A report calling for a halt to funding for “non-core services” by the Vancouver School Board could jeopardize the district’s progressive anti-homophobia work, critics say.
BC comptroller-general Cheryl Wenezenki-Yolland’s report, released by the education minister on June 4, recommends the reduction and eventual elimination of non-core services.
Education minister Margaret McDiarmid called for the report after the Vancouver School Board revealed it was having trouble cutting the $17 million required to balance its budget.
“Although these [non-core] services address community needs their delivery diverts funding away from the delivery of core educational services,” Wenezenki-Yolland writes in the report.
Vancouver school board chair Patti Bacchus says McDiarmid “didn’t have an answer” when she was asked to clarify what “non-core services” meant at a June 8 closed-door meeting the minister requested with the school board to discuss the report.
Later that day, Xtra was shuttled back and forth between the comptroller-general’s office and the education ministry for more than an hour in its attempts to find out if non-core services include anti-homophobia programming.
Finally, an education ministry spokesperson called to say the recommended funding halt to non-core services “should not” affect anti-homophobia education.
Vancouver school board trustee Jane Bouey isn’t convinced.
She says the report seems to call for a return to a time when school boards only spent money on the three Rs.
“We have a really different view about what’s core,” adds Bacchus. “We look at social and emotional well being as being a big indicator of success in school.
“Students need to feel safe, they need to feel supported, they need to feel they belong, and we know that in the areas of diversity, anti-racism, anti-homophobia, we’ve been leaders in this province,” Bacchus says.
“So, yeah, I’m very concerned about our anti-homophobia work,” she says.
Vancouver Elementary School Teachers’ Association vice-president Glen Hansman is also troubled by the non-core services references in the report.
“The special advisor seems to imply that the only things that a school district should be concerning itself with are the core services set out by the ministry,” he says.
“If a school district identifies a concern such as homophobia or transphobia in schools and, with the participation of the community moves forward to be proactive on those things, that is somehow seen as a bad thing.”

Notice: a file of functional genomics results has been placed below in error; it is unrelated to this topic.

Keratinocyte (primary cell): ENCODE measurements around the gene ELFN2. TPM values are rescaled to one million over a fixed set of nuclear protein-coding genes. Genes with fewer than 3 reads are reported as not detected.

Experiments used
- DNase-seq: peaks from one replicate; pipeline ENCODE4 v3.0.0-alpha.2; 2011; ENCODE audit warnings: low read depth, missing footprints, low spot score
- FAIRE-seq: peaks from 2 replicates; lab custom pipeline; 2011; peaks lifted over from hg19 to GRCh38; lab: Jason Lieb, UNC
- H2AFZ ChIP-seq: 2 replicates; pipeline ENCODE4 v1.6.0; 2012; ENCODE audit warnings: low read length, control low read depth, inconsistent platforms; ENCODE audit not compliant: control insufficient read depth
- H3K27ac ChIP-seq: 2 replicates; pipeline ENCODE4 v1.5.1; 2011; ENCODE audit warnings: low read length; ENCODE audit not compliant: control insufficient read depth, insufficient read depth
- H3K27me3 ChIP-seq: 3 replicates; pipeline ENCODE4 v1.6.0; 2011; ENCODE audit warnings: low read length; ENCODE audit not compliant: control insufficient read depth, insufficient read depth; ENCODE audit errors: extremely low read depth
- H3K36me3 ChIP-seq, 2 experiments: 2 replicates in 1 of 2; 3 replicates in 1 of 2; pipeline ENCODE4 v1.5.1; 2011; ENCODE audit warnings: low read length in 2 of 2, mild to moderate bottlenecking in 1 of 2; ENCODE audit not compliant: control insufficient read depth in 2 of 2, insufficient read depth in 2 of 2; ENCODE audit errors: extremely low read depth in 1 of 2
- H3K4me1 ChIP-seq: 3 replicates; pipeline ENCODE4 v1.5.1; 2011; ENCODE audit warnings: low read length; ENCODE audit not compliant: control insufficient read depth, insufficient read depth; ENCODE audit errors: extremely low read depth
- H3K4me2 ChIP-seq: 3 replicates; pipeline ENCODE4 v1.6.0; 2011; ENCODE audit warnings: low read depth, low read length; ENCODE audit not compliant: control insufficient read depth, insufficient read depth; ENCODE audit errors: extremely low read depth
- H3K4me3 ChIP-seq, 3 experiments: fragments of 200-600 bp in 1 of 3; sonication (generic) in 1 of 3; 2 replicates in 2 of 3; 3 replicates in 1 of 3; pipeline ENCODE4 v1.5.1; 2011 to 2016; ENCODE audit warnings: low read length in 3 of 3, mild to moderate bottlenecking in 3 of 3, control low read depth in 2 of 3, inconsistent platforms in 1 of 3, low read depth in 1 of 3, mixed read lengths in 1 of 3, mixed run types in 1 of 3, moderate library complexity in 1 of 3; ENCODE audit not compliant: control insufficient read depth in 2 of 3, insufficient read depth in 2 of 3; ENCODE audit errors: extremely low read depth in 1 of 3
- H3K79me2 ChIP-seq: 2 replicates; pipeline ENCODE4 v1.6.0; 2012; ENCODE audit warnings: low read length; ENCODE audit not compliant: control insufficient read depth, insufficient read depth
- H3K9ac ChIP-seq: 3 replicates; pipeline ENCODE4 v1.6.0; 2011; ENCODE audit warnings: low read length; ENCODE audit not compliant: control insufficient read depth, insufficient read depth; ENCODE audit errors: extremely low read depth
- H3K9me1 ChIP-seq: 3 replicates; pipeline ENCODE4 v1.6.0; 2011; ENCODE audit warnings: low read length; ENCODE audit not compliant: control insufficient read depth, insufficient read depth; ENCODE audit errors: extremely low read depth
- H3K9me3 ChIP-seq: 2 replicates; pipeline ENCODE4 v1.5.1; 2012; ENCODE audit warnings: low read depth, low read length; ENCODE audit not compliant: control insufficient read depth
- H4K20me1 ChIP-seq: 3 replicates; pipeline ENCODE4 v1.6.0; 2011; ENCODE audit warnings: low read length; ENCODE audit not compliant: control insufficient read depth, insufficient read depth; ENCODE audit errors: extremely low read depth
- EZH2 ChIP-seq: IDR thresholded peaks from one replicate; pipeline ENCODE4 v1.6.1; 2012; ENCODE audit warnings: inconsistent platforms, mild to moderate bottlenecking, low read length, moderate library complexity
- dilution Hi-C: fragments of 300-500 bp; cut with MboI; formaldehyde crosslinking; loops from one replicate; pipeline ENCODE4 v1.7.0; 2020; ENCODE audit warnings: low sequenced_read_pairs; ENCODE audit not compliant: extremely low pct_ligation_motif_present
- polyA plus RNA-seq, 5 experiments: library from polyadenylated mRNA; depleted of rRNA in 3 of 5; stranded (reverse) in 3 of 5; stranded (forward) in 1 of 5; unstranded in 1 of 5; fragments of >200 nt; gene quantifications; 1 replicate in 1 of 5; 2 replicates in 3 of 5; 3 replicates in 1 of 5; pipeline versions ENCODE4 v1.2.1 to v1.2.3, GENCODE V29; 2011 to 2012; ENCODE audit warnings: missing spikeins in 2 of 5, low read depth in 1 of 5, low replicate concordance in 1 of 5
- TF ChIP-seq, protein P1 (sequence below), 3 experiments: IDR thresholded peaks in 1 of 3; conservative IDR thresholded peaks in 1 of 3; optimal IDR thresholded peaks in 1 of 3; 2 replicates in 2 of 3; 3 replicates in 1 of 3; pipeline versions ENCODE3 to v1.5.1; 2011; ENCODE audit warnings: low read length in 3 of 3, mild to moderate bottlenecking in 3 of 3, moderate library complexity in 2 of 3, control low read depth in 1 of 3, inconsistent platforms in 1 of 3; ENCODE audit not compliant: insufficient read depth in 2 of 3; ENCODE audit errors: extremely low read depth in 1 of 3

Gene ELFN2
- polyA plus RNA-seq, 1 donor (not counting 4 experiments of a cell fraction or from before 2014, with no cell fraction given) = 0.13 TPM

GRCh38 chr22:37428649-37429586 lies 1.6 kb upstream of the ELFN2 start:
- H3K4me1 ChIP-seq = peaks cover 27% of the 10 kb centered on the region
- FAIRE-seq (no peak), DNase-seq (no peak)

Bacchus notes the comptroller-general’s recommendation that the board change its “philosophy on consensus decision making” is a bone of contention for trustees. The report also chastises the board for an “unbalanced focus on advocacy versus financial stewardship.”
“[The trustees] feel that they’re doing an excellent job of governance, that the way they’re managing things is good. They’re seeming to me to be defending the status quo,” McDiarmid told reporters outside the meeting she left early.
“That would be something the comptroller-general definitely in her report has not recommended,” she says.
The comptroller-general has “made some serious recommendations about looking at how governance is done, at the balance between advocacy and stewardship, and I didn’t hear much interest in that [from trustees],” McDiarmid says.
In other words, the message is: don’t consult so much, make fast decisions, and focus on your finances, Bacchus contends.
“We see our stewardship role as much larger than that,” Bacchus says. “Our role is to be the public’s voice in the education system, and carry out the public’s wishes as their representative.”
The current school board trustees were elected by the citizens of Vancouver on a platform of advocacy for public education, Hansman points out.
“The fact that the special advisor would criticize the very thing that the public in Vancouver elected these trustees to do is really disrespectful to the people of Vancouver and very disrespectful to the trustees,” Hansman says.
Bacchus says the budget cuts people were initially rallying against in April – that prompted the comptroller-general’s report – are back on the table “in addition to some possible school closures.”
Already cut in half were the district’s anti-homophobia consultant’s hours – from four days a week to two.
McDiarmid offered no relief from the financial crunch.
Bacchus says a final budget vote is expected June 23.